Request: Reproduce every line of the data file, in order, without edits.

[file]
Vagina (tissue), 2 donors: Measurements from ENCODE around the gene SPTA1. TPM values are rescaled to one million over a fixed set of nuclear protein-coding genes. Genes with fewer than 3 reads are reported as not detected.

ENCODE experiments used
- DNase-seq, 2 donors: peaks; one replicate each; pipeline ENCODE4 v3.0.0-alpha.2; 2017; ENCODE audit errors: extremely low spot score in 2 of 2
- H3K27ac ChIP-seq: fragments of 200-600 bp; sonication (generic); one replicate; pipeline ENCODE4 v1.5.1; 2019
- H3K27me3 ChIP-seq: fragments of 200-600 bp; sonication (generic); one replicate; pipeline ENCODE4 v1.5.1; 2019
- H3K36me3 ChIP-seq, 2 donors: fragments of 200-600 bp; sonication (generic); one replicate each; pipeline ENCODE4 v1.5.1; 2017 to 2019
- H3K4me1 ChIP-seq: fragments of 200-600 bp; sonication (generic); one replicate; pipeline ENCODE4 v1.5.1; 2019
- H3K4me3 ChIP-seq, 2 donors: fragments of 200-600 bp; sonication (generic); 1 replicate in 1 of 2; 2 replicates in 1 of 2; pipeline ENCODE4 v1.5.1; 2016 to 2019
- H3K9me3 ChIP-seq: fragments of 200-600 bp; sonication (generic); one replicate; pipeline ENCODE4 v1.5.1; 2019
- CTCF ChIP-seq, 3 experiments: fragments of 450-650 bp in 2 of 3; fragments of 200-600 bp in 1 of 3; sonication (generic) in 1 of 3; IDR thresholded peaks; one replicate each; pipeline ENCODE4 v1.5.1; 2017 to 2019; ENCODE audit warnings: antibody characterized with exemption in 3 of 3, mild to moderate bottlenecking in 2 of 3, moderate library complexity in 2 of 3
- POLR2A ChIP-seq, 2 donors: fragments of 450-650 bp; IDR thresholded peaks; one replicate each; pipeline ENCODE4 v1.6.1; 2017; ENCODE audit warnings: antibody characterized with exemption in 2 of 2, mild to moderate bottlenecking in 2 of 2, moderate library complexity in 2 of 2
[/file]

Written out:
Vagina (tissue), 2 donors: Measurements from ENCODE around the gene SPTA1. TPM values are rescaled to one million over a fixed set of nuclear protein-coding genes. Genes with fewer than 3 reads are reported as not detected.

ENCODE experiments used
- DNase-seq, 2 donors: peaks; one replicate each; pipeline ENCODE4 v3.0.0-alpha.2; 2017; ENCODE audit errors: extremely low spot score in 2 of 2
- H3K27ac ChIP-seq: fragments of 200-600 bp; sonication (generic); one replicate; pipeline ENCODE4 v1.5.1; 2019
- H3K27me3 ChIP-seq: fragments of 200-600 bp; sonication (generic); one replicate; pipeline ENCODE4 v1.5.1; 2019
- H3K36me3 ChIP-seq, 2 donors: fragments of 200-600 bp; sonication (generic); one replicate each; pipeline ENCODE4 v1.5.1; 2017 to 2019
- H3K4me1 ChIP-seq: fragments of 200-600 bp; sonication (generic); one replicate; pipeline ENCODE4 v1.5.1; 2019
- H3K4me3 ChIP-seq, 2 donors: fragments of 200-600 bp; sonication (generic); 1 replicate in 1 of 2; 2 replicates in 1 of 2; pipeline ENCODE4 v1.5.1; 2016 to 2019
- H3K9me3 ChIP-seq: fragments of 200-600 bp; sonication (generic); one replicate; pipeline ENCODE4 v1.5.1; 2019
- CTCF ChIP-seq, 3 experiments: fragments of 450-650 bp in 2 of 3; fragments of 200-600 bp in 1 of 3; sonication (generic) in 1 of 3; IDR thresholded peaks; one replicate each; pipeline ENCODE4 v1.5.1; 2017 to 2019; ENCODE audit warnings: antibody characterized with exemption in 3 of 3, mild to moderate bottlenecking in 2 of 3, moderate library complexity in 2 of 3
- POLR2A ChIP-seq, 2 donors: fragments of 450-650 bp; IDR thresholded peaks; one replicate each; pipeline ENCODE4 v1.6.1; 2017; ENCODE audit warnings: antibody characterized with exemption in 2 of 2, mild to moderate bottlenecking in 2 of 2, moderate library complexity in 2 of 2